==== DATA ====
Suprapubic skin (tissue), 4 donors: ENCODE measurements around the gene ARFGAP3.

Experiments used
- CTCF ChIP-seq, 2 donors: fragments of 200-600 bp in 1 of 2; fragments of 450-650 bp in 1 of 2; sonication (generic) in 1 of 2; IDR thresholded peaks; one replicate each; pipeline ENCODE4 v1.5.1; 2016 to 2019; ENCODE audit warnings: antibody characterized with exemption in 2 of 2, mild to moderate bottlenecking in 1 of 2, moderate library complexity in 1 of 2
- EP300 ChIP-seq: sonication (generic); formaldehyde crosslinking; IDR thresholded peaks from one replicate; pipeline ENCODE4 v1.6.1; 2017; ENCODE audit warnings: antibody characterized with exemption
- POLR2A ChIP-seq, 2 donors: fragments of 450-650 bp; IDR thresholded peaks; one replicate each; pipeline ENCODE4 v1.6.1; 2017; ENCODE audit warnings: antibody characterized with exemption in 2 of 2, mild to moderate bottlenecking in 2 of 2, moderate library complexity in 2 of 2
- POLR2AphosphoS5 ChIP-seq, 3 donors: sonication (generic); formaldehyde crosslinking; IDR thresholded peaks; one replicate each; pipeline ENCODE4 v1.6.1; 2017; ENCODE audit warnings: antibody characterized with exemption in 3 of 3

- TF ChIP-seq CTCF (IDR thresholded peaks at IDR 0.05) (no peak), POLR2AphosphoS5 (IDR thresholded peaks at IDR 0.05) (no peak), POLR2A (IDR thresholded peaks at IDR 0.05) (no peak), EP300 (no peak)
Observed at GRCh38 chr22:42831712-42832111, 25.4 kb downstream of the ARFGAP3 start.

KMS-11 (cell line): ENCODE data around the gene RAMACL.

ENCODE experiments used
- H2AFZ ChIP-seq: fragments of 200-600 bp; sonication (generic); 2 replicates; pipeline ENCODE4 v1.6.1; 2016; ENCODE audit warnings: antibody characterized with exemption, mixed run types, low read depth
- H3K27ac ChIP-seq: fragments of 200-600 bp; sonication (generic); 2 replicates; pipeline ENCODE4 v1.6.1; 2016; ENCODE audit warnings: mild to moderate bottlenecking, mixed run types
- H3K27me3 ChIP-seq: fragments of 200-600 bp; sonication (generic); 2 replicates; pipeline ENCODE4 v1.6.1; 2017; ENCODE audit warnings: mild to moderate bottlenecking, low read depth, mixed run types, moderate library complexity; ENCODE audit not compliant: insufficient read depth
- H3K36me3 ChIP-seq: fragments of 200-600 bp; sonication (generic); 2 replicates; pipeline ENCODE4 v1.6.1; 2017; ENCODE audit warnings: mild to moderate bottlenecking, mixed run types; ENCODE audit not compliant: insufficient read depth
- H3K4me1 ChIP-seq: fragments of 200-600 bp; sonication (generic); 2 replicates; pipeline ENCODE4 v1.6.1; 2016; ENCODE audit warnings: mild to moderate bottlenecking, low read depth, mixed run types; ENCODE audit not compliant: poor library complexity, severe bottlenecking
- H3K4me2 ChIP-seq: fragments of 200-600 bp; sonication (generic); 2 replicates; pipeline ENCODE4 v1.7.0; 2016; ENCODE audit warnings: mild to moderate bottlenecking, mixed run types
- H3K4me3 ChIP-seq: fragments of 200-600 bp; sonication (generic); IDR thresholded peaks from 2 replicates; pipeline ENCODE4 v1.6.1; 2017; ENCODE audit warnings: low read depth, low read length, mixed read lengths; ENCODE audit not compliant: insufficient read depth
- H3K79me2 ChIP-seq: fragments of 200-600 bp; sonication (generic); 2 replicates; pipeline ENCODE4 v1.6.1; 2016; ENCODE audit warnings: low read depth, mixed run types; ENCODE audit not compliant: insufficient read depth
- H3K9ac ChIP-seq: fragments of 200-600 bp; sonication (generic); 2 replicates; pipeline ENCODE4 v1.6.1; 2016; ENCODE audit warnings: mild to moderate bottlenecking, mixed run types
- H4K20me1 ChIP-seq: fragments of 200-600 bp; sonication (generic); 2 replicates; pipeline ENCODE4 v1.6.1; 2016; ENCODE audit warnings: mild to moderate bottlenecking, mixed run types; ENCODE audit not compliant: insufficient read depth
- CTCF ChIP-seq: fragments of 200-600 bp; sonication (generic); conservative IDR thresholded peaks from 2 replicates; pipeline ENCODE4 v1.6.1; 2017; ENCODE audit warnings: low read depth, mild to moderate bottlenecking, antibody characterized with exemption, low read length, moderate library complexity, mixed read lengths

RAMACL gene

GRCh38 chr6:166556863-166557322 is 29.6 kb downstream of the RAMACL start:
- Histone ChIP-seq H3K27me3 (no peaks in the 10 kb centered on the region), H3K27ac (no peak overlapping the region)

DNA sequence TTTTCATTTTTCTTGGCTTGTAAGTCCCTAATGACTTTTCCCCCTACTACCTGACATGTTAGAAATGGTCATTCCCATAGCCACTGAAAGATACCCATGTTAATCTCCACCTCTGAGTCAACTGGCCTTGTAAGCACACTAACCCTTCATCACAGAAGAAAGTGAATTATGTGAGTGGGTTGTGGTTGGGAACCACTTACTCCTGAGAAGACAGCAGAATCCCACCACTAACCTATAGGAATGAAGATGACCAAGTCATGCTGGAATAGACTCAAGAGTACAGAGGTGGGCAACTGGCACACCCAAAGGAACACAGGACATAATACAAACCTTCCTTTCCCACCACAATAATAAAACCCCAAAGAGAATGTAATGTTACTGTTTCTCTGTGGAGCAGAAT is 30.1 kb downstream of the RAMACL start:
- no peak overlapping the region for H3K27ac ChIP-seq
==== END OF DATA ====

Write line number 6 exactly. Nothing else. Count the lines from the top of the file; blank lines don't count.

- POLR2AphosphoS5 ChIP-seq, 3 donors: sonication (generic); formaldehyde crosslinking; IDR thresholded peaks; one replicate each; pipeline ENCODE4 v1.6.1; 2017; ENCODE audit warnings: antibody characterized with exemption in 3 of 3